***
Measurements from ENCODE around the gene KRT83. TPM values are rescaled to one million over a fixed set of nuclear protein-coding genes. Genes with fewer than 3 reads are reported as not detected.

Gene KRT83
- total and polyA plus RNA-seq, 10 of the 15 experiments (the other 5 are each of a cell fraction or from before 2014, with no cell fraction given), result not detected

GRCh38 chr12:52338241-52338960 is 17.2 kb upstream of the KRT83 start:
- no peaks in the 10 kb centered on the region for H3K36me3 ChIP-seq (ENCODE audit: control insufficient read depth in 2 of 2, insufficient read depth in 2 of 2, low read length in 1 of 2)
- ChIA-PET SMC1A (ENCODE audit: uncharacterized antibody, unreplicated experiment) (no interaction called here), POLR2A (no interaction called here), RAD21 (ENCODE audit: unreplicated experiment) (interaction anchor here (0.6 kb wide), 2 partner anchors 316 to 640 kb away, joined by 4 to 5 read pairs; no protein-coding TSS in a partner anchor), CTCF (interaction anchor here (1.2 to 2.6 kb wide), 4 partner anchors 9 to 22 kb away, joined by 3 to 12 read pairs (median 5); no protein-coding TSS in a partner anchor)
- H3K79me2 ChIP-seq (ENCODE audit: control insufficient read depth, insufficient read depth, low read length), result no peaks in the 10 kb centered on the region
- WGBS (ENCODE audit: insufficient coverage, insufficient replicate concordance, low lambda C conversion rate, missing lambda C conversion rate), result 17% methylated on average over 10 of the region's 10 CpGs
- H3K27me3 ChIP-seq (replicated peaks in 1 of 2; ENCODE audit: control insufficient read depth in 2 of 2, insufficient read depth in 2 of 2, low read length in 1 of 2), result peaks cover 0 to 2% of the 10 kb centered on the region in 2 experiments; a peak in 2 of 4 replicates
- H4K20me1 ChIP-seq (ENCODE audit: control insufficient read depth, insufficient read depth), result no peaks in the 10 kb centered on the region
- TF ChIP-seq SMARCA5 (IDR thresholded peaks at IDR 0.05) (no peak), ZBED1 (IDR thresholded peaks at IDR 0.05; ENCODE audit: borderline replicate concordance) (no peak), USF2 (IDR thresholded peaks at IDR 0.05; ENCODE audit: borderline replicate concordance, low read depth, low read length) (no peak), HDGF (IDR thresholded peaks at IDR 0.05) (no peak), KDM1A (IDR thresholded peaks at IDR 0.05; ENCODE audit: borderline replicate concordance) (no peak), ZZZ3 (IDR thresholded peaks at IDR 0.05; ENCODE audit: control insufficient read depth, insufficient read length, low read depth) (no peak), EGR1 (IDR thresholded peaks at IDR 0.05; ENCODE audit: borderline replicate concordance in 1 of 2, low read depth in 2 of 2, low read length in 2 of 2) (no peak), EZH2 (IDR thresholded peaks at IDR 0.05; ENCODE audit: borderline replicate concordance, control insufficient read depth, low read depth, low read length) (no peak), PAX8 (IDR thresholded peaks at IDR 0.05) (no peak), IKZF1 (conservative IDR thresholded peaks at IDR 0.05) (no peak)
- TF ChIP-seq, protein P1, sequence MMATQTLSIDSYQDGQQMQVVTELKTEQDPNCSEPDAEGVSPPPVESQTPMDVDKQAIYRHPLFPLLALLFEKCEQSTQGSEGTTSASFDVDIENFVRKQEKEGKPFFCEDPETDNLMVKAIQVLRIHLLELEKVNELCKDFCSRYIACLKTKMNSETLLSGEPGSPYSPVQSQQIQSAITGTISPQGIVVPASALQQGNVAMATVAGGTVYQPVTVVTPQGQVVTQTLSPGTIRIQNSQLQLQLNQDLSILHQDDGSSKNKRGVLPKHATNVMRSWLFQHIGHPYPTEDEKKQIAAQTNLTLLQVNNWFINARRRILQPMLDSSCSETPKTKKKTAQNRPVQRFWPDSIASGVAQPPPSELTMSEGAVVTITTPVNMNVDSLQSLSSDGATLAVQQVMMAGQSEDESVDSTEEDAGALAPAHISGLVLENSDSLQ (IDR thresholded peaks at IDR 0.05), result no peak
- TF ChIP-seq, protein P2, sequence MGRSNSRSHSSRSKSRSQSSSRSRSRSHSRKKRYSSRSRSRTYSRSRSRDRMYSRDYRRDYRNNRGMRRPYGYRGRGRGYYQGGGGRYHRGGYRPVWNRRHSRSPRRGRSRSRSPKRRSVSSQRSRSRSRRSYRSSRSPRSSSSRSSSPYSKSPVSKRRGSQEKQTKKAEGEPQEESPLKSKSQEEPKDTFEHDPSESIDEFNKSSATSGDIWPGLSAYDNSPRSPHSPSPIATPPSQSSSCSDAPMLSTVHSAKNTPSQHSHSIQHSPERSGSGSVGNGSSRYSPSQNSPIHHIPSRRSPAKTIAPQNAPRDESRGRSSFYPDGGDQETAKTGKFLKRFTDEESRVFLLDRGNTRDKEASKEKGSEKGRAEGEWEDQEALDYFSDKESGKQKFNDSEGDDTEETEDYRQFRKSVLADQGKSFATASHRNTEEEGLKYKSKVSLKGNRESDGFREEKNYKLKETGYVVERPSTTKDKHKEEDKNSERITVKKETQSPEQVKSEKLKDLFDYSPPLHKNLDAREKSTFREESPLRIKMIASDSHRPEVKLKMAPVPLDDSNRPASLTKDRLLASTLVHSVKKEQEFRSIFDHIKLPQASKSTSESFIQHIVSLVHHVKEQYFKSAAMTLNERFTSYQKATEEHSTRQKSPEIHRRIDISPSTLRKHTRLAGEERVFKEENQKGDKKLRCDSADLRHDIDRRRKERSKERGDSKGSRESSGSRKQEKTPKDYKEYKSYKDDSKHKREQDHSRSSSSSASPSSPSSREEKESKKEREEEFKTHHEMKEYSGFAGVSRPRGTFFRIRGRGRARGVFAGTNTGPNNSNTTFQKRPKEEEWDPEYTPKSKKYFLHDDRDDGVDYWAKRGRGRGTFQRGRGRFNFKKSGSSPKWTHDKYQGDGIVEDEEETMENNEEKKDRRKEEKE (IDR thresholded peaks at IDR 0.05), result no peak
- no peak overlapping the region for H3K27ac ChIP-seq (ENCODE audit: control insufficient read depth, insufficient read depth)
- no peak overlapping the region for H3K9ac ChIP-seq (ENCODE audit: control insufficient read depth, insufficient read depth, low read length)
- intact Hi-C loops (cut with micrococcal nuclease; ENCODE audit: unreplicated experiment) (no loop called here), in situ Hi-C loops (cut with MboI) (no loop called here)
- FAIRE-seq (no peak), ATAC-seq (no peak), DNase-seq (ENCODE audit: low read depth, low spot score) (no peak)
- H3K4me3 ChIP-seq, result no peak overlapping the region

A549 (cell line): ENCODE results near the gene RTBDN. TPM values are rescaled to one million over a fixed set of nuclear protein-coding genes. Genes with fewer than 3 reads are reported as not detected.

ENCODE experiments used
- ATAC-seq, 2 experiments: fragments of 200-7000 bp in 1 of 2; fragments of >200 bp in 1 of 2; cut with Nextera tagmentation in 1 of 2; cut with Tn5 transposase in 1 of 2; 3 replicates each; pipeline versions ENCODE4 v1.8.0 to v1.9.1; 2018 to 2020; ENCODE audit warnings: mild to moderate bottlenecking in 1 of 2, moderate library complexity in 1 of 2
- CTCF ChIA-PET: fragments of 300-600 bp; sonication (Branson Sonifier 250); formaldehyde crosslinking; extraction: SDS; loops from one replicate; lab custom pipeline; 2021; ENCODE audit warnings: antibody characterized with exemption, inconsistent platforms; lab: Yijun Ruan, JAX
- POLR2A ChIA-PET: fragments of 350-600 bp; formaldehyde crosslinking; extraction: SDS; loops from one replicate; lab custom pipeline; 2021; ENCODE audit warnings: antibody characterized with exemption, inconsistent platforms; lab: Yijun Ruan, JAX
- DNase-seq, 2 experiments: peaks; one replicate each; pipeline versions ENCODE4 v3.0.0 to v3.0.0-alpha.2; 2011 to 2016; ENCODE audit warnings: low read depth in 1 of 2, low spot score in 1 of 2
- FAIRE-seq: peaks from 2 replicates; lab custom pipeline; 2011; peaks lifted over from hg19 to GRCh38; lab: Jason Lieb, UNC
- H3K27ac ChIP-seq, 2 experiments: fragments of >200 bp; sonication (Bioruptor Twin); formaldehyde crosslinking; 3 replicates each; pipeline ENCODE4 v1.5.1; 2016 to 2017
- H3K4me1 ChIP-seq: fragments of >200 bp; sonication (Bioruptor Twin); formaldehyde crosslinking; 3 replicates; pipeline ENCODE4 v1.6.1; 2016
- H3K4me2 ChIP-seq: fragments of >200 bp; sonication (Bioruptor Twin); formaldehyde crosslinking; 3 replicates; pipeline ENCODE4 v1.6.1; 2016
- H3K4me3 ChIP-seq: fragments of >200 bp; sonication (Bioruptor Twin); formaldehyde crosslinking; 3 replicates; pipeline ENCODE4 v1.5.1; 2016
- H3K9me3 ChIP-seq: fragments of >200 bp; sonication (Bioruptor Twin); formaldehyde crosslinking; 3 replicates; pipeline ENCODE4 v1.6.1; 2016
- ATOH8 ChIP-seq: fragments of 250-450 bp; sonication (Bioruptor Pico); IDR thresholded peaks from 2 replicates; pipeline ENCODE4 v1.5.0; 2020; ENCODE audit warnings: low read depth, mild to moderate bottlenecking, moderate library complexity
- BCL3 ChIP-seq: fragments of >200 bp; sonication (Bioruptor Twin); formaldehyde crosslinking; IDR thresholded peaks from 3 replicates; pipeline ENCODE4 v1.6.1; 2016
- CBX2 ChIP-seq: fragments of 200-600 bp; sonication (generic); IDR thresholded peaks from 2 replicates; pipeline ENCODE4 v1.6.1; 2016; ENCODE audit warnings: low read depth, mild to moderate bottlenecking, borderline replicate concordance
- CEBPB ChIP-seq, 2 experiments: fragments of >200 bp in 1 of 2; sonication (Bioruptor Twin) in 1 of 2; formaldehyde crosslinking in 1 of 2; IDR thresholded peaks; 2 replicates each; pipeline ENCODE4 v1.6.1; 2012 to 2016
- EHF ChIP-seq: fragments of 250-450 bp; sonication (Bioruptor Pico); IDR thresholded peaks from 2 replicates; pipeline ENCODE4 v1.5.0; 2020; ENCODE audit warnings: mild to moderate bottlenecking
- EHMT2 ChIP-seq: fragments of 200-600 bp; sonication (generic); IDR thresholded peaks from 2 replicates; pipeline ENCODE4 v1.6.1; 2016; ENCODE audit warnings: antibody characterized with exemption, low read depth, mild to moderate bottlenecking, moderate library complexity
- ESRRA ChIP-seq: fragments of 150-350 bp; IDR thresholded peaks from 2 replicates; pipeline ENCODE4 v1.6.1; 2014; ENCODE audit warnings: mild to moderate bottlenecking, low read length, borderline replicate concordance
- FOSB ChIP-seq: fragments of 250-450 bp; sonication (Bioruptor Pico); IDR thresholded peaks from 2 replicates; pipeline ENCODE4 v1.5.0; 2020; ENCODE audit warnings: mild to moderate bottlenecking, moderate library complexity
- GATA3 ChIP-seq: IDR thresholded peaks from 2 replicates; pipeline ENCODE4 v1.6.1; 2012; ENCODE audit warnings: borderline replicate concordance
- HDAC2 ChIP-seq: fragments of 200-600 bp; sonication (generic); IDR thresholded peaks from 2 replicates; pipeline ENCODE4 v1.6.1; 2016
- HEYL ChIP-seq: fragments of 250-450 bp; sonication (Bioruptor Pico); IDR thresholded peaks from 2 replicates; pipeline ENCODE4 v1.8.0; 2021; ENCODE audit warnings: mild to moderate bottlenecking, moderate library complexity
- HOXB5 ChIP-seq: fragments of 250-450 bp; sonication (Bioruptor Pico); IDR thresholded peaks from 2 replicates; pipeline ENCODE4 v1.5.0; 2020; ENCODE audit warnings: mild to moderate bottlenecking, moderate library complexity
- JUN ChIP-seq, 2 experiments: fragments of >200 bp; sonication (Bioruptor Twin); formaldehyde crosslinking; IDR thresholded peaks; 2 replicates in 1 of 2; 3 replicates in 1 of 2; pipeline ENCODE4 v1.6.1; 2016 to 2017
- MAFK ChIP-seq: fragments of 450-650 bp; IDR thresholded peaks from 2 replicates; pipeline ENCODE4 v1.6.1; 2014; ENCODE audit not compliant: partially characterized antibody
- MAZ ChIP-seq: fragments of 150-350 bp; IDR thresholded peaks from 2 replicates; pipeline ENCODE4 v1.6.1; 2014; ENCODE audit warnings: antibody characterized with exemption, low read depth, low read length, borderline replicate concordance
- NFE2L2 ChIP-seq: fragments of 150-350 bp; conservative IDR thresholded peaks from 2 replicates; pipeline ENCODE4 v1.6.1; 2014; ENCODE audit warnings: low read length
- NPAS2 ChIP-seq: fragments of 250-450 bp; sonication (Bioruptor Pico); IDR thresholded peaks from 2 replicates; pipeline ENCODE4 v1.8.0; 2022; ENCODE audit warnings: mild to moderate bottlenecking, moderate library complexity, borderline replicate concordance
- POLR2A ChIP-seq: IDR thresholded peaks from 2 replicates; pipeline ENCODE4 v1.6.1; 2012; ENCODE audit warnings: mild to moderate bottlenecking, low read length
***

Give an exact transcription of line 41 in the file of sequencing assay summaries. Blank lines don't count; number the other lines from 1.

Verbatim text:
- HEYL ChIP-seq: fragments of 250-450 bp; sonication (Bioruptor Pico); IDR thresholded peaks from 2 replicates; pipeline ENCODE4 v1.8.0; 2021; ENCODE audit warnings: mild to moderate bottlenecking, moderate library complexity